The Planters Association (PA) says Regional Plantation Companies (RPCs) show consistently high productivity in tea cultivation.
In a press statement, the PA noted that based on national statistics, yields and re-planting rates are higher within the RPC sector than the small holdings sector in tea cultivation. This is despite a sharp increase in production costs due to wage increases and difficult weather conditions.
The Sri Lanka Tea Board statistical booklet 2009 shows a yield of 1,762 kgs per hectare, for high grown tea in 2009. A majority of land cultivated for high grown tea (86%) is under RPC control, with RPC tea plantations accounting for 35, 432 hectares, out of the 41,137 hectares, of high grown tea land in the country.
The land management of low grown tea cultivation on the other hand, is the opposite, with small holdings accounting for the majority share. Almost 87% of the low grown tea land area is under small holder management.
However, according to the statistics of the Sri Lanka Tea Board for 2009, the yield from low grown tea was 1,576 kgs per hectare, which are lower then the high grown tea yield.
“The data on yields, from high grown and low grown tea cultivations, show that the yield is higher in RPC managed tea lands than in small holdings,” said Roshan Rajadurai, Deputy Chairman of the PA.
However, the PA notes that tea cultivation in the low country has the potential for higher labour productivity than RPC managed estates in the up country. Small holdings are cultivated as a family owned business venture. This results in small holding families themselves doing some of the work, which keeps labour costs low and also allows for greater interest in gaining higher yields.
Labour, when hired from outside, is paid on the number of kilos of tea plucked by the worker. Since the workers do not get a fixed minimum daily wage, or other benefits such as EPF and ETF, they work harder to maximise their incomes. The PA notes that this combination of hired labour and family ownership should help increase productivity in the low grown tea sector.
“Low grown tea lands should show higher productivity because they work their own fields. When they hire outside workers, these workers are not paid other benefits. They are paid strictly on how many kilos they pluck. So the workers also work harder to improve their incomes. This is not the case with workers in RPC estates. In RPCs workers are paid a minimum wage and have many other attendant benefits, irrespective of their level of productivity. This situation in low grown areas should also contribute towards higher yields, than from RPCs,” said Rajadurai.
Land productivity is also affected by weather patterns, say the PA. Lowlands are generally seen to have more conducive weather all year round, than high grown tea plantations.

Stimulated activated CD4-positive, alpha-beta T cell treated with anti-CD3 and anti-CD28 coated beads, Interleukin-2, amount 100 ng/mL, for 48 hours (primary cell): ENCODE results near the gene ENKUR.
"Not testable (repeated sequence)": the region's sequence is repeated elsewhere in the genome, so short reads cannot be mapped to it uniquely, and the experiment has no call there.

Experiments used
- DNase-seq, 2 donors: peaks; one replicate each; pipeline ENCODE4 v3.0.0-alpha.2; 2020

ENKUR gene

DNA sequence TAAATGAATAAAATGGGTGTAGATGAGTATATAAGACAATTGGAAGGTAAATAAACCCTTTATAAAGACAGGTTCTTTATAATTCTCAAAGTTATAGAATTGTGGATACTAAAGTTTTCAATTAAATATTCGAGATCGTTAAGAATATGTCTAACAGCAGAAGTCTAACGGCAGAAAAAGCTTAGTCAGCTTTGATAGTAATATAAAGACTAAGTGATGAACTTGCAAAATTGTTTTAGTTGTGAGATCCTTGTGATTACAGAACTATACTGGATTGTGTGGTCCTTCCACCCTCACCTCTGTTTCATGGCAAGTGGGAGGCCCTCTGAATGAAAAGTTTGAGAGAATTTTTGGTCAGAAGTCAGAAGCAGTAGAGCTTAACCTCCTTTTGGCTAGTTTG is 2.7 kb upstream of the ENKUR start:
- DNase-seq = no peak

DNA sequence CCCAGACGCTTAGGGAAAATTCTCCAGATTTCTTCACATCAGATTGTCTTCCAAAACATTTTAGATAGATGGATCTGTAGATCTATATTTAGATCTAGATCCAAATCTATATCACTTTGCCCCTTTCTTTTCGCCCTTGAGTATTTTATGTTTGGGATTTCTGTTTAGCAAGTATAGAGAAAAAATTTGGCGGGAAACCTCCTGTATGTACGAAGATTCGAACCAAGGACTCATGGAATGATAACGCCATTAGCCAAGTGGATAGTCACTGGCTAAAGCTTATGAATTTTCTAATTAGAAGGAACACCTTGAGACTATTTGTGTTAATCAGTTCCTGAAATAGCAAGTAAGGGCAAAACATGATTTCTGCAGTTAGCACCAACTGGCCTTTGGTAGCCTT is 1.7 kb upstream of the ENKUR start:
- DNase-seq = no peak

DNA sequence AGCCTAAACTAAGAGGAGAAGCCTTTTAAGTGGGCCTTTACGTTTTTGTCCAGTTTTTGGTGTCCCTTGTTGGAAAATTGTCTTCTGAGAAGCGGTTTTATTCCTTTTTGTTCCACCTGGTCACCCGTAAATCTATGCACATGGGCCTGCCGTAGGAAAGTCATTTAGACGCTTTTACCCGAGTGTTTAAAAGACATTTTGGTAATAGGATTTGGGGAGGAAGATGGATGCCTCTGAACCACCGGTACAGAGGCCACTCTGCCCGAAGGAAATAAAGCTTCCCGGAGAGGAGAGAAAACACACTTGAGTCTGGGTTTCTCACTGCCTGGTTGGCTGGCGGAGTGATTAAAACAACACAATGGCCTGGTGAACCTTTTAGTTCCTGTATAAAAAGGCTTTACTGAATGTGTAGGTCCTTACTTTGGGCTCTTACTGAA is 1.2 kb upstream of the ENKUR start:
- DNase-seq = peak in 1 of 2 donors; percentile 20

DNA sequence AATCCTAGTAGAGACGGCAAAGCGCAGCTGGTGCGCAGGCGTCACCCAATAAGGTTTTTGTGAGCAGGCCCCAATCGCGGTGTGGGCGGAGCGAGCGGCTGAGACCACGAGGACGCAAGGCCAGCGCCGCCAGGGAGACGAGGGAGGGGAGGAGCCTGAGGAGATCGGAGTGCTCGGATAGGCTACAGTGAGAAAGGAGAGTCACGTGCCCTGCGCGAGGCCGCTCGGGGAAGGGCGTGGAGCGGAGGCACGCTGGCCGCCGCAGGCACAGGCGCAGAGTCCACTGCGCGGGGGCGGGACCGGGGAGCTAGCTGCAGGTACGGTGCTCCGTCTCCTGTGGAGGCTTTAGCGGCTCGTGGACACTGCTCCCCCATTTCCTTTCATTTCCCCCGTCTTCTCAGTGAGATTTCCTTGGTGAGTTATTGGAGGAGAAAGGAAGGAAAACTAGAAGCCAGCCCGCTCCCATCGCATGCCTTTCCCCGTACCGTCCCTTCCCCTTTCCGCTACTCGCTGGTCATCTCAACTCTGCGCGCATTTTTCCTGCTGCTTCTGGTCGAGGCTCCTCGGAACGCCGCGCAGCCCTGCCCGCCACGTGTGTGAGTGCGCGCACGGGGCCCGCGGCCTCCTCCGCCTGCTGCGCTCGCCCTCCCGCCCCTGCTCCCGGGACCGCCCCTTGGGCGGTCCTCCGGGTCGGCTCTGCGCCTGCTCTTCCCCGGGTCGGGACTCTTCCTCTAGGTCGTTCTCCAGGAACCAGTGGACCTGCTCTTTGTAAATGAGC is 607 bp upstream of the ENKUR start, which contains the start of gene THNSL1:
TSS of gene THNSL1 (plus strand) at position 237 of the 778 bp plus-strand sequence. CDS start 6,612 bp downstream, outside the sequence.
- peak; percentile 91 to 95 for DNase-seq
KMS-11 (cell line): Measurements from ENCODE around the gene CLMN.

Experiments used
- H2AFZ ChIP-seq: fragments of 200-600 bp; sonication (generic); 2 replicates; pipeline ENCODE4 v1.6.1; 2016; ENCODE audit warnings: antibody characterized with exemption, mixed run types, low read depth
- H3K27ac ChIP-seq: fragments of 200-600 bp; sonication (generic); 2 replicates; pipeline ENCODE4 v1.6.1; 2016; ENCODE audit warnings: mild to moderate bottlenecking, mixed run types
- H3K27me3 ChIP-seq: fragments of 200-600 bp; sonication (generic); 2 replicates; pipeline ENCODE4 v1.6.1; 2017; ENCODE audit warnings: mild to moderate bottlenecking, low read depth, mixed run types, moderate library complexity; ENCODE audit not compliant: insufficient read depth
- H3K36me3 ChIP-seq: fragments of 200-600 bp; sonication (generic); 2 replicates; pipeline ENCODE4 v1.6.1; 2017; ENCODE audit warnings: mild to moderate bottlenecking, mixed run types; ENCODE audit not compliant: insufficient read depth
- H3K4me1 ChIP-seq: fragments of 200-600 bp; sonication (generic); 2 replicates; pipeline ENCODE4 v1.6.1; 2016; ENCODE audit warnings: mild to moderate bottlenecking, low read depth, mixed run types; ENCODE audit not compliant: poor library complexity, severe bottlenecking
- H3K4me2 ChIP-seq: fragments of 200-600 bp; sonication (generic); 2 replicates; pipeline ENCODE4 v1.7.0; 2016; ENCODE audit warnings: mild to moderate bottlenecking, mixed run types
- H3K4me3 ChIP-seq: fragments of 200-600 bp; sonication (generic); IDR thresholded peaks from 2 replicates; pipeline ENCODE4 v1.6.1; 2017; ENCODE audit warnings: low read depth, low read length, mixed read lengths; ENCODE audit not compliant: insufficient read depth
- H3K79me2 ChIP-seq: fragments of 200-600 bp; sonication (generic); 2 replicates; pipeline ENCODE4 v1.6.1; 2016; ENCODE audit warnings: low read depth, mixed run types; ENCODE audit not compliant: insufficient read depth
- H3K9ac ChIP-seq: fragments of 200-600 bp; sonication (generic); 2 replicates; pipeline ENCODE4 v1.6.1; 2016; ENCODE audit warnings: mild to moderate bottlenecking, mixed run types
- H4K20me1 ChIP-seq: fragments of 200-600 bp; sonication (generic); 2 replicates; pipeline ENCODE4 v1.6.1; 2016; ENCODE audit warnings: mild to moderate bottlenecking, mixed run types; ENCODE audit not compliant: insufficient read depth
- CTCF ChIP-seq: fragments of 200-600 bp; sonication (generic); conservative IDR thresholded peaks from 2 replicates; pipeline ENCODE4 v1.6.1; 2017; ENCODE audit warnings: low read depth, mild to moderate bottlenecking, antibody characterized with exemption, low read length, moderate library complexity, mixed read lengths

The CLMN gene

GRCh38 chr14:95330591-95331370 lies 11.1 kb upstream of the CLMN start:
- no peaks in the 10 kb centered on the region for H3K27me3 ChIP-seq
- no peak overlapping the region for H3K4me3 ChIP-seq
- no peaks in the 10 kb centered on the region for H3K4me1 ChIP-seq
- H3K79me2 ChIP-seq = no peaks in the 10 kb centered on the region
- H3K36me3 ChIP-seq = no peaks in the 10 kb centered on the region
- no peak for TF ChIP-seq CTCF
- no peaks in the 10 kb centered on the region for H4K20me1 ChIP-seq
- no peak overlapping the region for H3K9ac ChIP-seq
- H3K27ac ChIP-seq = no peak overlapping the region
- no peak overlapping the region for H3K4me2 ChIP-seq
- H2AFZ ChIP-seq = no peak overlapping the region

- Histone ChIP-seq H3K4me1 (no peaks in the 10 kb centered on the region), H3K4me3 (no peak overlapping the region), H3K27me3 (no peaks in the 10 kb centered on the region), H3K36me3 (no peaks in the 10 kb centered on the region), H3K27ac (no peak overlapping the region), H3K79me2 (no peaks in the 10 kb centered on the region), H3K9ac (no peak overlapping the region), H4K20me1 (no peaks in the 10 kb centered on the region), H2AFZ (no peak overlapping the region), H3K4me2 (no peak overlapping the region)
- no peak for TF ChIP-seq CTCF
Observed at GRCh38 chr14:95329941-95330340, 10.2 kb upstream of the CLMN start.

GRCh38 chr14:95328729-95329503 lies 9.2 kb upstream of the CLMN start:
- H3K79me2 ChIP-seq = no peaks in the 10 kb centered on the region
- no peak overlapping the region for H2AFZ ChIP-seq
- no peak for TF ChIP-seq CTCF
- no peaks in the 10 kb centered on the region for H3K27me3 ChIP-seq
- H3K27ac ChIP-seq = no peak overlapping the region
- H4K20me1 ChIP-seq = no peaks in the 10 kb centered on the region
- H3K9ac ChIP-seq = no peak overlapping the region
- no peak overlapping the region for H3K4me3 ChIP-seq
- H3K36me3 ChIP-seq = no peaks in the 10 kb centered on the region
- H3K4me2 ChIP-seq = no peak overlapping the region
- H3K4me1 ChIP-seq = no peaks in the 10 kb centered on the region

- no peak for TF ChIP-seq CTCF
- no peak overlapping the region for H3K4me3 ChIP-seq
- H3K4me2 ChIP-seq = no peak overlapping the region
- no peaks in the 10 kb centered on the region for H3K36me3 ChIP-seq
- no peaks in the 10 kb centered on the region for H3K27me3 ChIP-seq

“Low grown areas have better distributed rainfall and better climatic conditions for crop growth throughout the year than lands in high elevation. This is seen in most countries. So again the yield should be higher from the low grown estates compared to the highlands,” said Rajadurai.
The PA says replanting rates among RPCs is also higher than among the small holdings, contrary to popular belief. According to statistics from the Ministry of Plantation Industries, from 1995, after privatisation of estates, up to 2008, tea small holdings replanted 6%, or 8,084 hectares, out of their land area.
The RPCs on the other hand, replanted 9%, or 7,406 hectares, of tea holdings under their management during the same period. New planting rates on the other hand, are higher in the tea small holding sector with 3,137 hectares of new planting compared to 68 hectares of new planting in RPC tea lands.
“Replanting is highly capital and labour intensive. You need around 4,000 workers to replant one hectare of tea land, for the six years from uprooting to bearing stage. In addition to the cost of hiring labour, there is also difficulty in sourcing so much labour for replanting, because the estates must also meet the daily labour requirement for important revenue generation activities such as plucking and other important field up keep and processing activities. The cost of replanting is approximately Rs 2.5 million for a hectare, following the guidelines set by the Tea Research Institute,” said Rajadurai.
The PA maintains that the RPCs are committed towards increasing replanting levels and improving productivity of their estates despite the many drawbacks related to agronomic factors including land suitability and adequacy of recommended planting materials, shortage of labour, adverse impact on National production and quality of Ceylon Tea and most importantly, financial constraints faced by them.